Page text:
24. leftback says:


    Time for your meds, Jeff. Take two Costa Rican girls and call me on Monday.

    Soros called for a ban on naked CDS positions today and I think we will see this adopted, even as AIG is unwound.
    The criminal investigations into the Ponzi known as The House That Hank Built will continue for years.

    The technical picture remains quite bullish for the Spring Fling with today’s successful test of SPX 810.

  25. Bruce N Tennessee says:

    Thanks, Manny. I will look that up…

    I spent 6 weeks in Guatemala in the 80′s doing some work with Indians, and I could see us down there…probably doing what I did then.

  26. Marcus Aurelius says:

    Legal authority? We don’t need no stinkin’ legal authority!

    How about these:

    Eminent domain

    The power of the Unitary Executive

    Have them declared “Enemy Combatants” and a threat to Homeland Security

    Actually, I think they could be seized by warrant under the RICO statutes, pending full investigation of the Ponzi scheme in which they are involved. I don’t think it’d be too hard to find a Grand Jury who would approve the warrant.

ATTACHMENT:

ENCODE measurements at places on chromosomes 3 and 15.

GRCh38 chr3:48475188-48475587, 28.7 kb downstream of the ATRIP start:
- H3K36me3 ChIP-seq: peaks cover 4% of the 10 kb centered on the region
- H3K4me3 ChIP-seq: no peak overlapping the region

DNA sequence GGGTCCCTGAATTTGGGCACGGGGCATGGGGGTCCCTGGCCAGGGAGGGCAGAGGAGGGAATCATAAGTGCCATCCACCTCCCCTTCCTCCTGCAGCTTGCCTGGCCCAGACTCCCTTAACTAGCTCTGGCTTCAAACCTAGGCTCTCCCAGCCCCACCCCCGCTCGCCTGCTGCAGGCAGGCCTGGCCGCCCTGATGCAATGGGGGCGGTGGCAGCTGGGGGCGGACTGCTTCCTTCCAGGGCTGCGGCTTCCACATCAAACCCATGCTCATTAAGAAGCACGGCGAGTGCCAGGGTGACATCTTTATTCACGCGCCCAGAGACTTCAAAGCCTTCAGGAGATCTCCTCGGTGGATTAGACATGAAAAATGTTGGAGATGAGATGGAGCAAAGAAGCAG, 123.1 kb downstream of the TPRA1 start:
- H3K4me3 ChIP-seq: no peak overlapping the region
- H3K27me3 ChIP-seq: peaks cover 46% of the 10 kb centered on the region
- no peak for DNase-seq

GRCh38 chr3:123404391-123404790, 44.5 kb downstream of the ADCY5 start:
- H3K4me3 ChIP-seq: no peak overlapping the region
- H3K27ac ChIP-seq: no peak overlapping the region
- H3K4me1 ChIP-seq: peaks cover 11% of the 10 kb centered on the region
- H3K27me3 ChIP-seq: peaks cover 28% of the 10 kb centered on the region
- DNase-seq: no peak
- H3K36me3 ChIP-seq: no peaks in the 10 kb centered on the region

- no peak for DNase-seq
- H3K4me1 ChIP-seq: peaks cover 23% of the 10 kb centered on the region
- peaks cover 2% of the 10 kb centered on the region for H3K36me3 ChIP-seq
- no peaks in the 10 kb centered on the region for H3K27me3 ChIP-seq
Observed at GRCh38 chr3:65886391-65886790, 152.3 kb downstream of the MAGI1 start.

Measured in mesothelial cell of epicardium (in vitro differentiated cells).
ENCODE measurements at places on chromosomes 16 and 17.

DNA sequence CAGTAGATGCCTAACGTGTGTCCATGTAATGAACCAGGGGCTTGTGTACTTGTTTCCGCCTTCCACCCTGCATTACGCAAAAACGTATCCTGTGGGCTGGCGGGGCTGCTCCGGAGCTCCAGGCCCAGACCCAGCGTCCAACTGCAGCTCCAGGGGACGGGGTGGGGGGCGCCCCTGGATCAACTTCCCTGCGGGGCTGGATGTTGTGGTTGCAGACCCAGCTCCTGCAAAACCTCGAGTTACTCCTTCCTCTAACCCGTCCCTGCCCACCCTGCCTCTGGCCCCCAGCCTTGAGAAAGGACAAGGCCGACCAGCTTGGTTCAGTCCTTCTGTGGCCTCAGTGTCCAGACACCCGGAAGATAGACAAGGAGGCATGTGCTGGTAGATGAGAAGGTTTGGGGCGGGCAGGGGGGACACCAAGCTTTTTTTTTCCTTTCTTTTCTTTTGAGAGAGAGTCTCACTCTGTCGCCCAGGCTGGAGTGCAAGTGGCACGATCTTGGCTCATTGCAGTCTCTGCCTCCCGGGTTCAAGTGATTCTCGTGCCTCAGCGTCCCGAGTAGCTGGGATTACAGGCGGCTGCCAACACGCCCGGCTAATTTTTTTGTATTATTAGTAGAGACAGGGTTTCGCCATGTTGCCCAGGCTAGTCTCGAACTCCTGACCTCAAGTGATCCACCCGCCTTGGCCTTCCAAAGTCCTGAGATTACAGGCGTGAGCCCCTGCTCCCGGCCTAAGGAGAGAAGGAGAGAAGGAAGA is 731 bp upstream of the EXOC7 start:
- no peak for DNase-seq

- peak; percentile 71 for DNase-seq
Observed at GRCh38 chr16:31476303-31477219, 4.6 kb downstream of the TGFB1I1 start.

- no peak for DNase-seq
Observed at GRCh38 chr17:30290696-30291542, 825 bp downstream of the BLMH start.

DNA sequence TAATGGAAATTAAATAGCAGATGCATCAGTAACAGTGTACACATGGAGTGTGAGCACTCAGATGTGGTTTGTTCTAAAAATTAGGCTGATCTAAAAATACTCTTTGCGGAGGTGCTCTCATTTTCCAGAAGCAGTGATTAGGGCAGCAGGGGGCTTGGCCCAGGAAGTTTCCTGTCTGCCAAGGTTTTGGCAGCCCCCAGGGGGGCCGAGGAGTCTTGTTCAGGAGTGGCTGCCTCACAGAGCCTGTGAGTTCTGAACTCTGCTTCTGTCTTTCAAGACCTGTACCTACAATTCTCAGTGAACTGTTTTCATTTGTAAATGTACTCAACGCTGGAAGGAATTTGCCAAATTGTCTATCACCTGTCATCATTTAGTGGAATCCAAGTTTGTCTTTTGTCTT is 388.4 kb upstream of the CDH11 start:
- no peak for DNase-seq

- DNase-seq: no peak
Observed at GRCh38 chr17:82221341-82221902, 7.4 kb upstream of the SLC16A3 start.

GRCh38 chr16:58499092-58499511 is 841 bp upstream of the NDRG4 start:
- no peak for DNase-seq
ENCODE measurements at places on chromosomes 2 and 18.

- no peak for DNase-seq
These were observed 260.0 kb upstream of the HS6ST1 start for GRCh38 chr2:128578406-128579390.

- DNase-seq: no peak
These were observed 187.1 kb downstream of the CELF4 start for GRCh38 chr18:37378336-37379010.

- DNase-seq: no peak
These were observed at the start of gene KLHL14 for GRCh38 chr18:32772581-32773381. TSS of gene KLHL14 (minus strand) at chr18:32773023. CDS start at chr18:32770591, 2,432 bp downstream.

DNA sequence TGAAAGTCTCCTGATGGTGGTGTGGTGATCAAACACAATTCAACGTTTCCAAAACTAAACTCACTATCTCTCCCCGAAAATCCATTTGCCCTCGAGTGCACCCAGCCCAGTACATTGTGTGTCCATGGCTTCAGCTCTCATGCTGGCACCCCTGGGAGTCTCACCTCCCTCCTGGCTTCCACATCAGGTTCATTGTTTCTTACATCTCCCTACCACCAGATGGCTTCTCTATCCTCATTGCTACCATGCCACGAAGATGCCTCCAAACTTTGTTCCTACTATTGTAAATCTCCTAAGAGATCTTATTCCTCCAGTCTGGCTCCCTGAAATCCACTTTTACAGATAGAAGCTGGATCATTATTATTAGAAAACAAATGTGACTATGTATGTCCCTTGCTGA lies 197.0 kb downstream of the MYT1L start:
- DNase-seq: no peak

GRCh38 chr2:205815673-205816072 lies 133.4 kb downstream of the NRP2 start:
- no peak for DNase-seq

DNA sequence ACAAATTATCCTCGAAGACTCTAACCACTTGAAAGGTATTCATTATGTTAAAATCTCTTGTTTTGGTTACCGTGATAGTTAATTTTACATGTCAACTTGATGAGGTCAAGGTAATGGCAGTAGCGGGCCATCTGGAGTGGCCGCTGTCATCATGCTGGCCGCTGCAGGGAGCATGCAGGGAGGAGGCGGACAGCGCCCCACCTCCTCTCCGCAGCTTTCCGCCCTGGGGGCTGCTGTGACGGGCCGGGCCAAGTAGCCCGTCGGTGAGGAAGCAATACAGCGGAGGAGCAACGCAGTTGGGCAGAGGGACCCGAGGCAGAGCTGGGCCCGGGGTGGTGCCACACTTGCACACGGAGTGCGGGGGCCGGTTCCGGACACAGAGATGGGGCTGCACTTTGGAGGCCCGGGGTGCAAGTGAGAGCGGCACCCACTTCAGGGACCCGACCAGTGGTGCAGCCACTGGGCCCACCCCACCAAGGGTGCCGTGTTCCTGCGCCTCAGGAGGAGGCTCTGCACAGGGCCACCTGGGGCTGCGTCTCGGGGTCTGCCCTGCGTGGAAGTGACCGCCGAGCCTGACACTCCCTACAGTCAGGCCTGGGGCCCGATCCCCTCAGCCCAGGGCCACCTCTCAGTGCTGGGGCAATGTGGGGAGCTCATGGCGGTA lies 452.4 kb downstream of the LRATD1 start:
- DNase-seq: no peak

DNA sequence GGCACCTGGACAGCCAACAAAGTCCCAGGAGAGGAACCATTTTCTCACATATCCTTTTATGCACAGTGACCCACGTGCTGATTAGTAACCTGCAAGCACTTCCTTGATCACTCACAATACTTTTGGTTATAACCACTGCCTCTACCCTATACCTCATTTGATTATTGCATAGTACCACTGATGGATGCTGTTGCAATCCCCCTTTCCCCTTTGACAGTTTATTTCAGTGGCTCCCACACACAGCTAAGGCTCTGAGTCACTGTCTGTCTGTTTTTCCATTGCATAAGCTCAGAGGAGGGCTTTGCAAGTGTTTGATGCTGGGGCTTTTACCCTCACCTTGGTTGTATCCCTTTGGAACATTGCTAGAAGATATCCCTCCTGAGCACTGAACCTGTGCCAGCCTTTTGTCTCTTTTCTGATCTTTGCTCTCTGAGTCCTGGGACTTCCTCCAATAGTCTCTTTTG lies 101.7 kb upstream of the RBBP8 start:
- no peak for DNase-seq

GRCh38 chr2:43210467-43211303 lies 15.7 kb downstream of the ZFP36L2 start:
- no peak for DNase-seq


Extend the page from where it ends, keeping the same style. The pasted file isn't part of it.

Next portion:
27. ottovbvs says:

    “I don’t think it’d be too hard to find a Grand Jury who would approve the warrant.”

    …….So why are Mrs Madoff and dozens of others continuing to live in the lap of luxury?

  28. scvblwxq says:

    I don’t think we have to worry about Joseph Stalin’s philosophy becoming dominant as long as we have elections and everybody in the government only wants to take over very troubled companies for a short time and then to return the companies to private hands as soon as possible. The Republicans seem stuck in the 1950′s not realizing that government owenership of private companies is the furthest thing from Democrats minds.